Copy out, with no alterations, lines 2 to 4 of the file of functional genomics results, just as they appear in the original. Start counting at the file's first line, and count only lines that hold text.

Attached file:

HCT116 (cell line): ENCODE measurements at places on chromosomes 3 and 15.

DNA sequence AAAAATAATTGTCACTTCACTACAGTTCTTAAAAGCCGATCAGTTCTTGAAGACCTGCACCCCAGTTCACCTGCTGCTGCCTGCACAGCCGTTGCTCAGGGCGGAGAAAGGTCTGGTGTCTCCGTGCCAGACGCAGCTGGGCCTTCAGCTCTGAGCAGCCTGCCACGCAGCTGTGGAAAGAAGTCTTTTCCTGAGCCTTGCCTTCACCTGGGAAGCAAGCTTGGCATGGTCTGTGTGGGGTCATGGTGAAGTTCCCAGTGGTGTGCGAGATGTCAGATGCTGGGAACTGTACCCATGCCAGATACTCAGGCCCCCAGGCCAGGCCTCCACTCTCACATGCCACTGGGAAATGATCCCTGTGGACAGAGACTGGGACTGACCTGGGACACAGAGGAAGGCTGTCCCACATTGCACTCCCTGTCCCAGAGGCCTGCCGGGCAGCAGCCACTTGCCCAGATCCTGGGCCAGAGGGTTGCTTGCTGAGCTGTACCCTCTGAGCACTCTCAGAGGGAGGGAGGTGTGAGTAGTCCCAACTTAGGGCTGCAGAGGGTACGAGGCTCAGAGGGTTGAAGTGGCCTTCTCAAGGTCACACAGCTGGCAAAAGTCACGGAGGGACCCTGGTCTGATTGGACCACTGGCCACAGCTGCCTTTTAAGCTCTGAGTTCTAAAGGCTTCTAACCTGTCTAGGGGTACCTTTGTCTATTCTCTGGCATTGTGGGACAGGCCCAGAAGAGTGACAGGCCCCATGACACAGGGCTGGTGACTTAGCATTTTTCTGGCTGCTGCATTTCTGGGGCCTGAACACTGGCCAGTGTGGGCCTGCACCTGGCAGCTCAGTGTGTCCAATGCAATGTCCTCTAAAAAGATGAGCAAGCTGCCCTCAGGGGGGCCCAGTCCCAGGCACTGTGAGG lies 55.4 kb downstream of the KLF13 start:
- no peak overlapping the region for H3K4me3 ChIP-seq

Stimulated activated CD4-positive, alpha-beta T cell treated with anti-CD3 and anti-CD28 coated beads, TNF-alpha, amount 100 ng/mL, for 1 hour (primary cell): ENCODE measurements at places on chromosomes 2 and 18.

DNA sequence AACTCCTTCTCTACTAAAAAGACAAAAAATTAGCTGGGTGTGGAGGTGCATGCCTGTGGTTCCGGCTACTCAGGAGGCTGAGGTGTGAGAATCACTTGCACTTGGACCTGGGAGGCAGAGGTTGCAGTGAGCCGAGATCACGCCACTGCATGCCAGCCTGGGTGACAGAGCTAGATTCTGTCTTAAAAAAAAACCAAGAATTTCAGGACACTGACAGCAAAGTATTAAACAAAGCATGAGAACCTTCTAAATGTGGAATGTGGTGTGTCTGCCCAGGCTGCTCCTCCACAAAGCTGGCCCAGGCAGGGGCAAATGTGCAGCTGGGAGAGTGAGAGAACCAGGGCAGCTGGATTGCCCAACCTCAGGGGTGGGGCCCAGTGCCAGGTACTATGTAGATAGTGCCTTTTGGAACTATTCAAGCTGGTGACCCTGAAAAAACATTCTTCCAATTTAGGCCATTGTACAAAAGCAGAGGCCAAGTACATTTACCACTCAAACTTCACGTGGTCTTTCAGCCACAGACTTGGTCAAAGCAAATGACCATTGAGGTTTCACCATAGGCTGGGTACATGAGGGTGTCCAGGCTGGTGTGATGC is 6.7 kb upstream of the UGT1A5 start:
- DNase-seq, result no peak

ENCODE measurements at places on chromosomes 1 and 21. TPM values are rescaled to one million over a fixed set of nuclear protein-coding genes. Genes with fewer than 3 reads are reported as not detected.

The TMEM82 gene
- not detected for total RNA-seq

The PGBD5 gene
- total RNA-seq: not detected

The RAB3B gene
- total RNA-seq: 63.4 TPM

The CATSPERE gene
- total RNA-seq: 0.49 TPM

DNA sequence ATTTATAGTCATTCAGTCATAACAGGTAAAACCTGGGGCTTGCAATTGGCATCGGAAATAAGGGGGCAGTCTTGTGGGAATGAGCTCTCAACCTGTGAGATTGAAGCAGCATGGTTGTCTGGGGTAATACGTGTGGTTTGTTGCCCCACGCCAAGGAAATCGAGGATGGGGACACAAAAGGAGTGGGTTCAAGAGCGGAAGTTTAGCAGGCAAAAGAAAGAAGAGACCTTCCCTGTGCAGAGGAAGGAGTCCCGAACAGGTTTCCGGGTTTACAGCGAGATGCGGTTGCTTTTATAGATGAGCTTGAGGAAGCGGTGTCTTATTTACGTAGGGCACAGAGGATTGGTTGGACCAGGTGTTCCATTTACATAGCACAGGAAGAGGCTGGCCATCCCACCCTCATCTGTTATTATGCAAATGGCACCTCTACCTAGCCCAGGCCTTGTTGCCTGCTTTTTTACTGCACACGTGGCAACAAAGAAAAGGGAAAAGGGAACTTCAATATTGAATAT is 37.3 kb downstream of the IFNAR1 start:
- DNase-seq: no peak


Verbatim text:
DNA sequence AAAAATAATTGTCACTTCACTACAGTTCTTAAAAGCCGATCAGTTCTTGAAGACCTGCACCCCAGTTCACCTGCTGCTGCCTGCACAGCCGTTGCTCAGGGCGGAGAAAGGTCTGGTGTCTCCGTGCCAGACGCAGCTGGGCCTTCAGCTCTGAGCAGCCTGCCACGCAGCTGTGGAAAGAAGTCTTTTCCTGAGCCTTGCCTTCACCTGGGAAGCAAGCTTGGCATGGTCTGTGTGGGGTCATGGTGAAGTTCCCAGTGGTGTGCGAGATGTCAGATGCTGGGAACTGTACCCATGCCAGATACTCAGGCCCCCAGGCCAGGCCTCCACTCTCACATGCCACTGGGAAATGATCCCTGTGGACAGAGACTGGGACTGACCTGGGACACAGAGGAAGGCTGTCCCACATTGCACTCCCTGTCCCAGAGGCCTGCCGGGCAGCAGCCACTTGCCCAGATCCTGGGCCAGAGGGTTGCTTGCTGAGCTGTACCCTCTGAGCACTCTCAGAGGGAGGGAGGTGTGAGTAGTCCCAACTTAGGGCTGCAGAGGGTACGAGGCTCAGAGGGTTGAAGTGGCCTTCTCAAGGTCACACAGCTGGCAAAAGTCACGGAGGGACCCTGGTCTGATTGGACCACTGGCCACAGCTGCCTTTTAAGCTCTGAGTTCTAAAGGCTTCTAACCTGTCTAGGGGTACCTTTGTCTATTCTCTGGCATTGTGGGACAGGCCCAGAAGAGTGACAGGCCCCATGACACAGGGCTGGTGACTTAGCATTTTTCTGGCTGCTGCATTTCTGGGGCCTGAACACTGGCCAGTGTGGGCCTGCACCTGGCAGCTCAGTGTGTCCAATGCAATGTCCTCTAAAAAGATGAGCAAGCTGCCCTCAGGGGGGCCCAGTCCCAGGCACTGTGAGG lies 55.4 kb downstream of the KLF13 start:
- no peak overlapping the region for H3K4me3 ChIP-seq

Stimulated activated CD4-positive, alpha-beta T cell treated with anti-CD3 and anti-CD28 coated beads, TNF-alpha, amount 100 ng/mL, for 1 hour (primary cell): ENCODE measurements at places on chromosomes 2 and 18.